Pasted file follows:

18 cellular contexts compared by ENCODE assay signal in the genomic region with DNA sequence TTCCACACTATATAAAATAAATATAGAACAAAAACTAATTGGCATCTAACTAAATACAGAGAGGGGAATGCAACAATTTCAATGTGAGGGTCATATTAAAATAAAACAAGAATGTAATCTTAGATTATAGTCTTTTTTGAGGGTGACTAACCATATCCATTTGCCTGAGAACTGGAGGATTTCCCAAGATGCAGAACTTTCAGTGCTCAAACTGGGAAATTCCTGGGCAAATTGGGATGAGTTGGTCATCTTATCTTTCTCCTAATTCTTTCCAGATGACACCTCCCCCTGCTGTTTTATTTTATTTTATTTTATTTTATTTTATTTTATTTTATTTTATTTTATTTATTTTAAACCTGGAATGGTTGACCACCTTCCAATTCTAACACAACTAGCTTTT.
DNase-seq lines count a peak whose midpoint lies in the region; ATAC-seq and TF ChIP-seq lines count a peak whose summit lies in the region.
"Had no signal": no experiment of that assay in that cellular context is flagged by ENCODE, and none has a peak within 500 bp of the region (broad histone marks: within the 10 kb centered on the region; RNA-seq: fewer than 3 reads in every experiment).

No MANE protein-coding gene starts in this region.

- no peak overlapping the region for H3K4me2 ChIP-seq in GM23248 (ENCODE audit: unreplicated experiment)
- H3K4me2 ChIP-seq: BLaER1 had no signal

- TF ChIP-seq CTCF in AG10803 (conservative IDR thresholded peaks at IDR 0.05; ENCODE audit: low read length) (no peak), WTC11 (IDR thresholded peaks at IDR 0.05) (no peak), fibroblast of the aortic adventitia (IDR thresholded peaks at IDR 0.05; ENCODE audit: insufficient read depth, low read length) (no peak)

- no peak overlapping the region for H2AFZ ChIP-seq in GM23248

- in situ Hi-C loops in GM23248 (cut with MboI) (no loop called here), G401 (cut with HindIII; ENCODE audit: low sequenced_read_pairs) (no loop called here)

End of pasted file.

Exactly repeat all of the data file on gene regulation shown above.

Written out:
18 cellular contexts compared by ENCODE assay signal in the genomic region with DNA sequence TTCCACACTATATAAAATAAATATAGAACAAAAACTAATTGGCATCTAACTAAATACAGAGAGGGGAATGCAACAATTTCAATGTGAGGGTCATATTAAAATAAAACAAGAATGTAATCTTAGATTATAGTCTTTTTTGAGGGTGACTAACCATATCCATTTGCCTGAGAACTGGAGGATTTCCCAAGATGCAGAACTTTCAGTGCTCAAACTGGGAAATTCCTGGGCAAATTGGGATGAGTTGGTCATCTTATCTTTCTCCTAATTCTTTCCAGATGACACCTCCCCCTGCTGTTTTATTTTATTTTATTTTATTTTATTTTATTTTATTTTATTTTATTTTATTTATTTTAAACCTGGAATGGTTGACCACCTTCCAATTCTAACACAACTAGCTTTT.
DNase-seq lines count a peak whose midpoint lies in the region; ATAC-seq and TF ChIP-seq lines count a peak whose summit lies in the region.
"Had no signal": no experiment of that assay in that cellular context is flagged by ENCODE, and none has a peak within 500 bp of the region (broad histone marks: within the 10 kb centered on the region; RNA-seq: fewer than 3 reads in every experiment).

No MANE protein-coding gene starts in this region.

- no peak overlapping the region for H3K4me2 ChIP-seq in GM23248 (ENCODE audit: unreplicated experiment)
- H3K4me2 ChIP-seq: BLaER1 had no signal

- TF ChIP-seq CTCF in AG10803 (conservative IDR thresholded peaks at IDR 0.05; ENCODE audit: low read length) (no peak), WTC11 (IDR thresholded peaks at IDR 0.05) (no peak), fibroblast of the aortic adventitia (IDR thresholded peaks at IDR 0.05; ENCODE audit: insufficient read depth, low read length) (no peak)

- no peak overlapping the region for H2AFZ ChIP-seq in GM23248

- in situ Hi-C loops in GM23248 (cut with MboI) (no loop called here), G401 (cut with HindIII; ENCODE audit: low sequenced_read_pairs) (no loop called here)